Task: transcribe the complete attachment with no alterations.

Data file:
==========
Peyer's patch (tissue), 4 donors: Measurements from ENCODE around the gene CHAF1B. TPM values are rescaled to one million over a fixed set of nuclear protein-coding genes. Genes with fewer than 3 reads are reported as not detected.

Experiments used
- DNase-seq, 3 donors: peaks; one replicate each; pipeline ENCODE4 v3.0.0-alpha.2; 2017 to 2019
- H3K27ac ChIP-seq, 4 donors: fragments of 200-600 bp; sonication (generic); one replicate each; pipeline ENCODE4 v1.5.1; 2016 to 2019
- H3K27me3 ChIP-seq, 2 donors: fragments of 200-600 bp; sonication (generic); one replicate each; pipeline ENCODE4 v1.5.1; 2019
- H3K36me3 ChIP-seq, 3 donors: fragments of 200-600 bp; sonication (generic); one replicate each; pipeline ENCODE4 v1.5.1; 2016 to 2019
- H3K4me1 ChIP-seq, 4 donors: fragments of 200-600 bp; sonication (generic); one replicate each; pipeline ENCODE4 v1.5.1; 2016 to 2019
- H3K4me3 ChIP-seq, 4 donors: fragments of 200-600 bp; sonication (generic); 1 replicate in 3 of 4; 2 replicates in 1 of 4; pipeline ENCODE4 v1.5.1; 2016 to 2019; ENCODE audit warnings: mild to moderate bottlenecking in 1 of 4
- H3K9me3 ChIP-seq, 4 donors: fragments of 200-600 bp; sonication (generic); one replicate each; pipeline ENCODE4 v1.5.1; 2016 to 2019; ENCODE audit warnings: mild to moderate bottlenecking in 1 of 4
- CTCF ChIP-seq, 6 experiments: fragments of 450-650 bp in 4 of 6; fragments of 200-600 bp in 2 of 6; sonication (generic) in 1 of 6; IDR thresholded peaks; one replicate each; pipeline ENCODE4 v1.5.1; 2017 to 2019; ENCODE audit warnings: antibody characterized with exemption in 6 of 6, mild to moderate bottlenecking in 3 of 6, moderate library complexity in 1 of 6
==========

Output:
Peyer's patch (tissue), 4 donors: Measurements from ENCODE around the gene CHAF1B. TPM values are rescaled to one million over a fixed set of nuclear protein-coding genes. Genes with fewer than 3 reads are reported as not detected.

Experiments used
- DNase-seq, 3 donors: peaks; one replicate each; pipeline ENCODE4 v3.0.0-alpha.2; 2017 to 2019
- H3K27ac ChIP-seq, 4 donors: fragments of 200-600 bp; sonication (generic); one replicate each; pipeline ENCODE4 v1.5.1; 2016 to 2019
- H3K27me3 ChIP-seq, 2 donors: fragments of 200-600 bp; sonication (generic); one replicate each; pipeline ENCODE4 v1.5.1; 2019
- H3K36me3 ChIP-seq, 3 donors: fragments of 200-600 bp; sonication (generic); one replicate each; pipeline ENCODE4 v1.5.1; 2016 to 2019
- H3K4me1 ChIP-seq, 4 donors: fragments of 200-600 bp; sonication (generic); one replicate each; pipeline ENCODE4 v1.5.1; 2016 to 2019
- H3K4me3 ChIP-seq, 4 donors: fragments of 200-600 bp; sonication (generic); 1 replicate in 3 of 4; 2 replicates in 1 of 4; pipeline ENCODE4 v1.5.1; 2016 to 2019; ENCODE audit warnings: mild to moderate bottlenecking in 1 of 4
- H3K9me3 ChIP-seq, 4 donors: fragments of 200-600 bp; sonication (generic); one replicate each; pipeline ENCODE4 v1.5.1; 2016 to 2019; ENCODE audit warnings: mild to moderate bottlenecking in 1 of 4
- CTCF ChIP-seq, 6 experiments: fragments of 450-650 bp in 4 of 6; fragments of 200-600 bp in 2 of 6; sonication (generic) in 1 of 6; IDR thresholded peaks; one replicate each; pipeline ENCODE4 v1.5.1; 2017 to 2019; ENCODE audit warnings: antibody characterized with exemption in 6 of 6, mild to moderate bottlenecking in 3 of 6, moderate library complexity in 1 of 6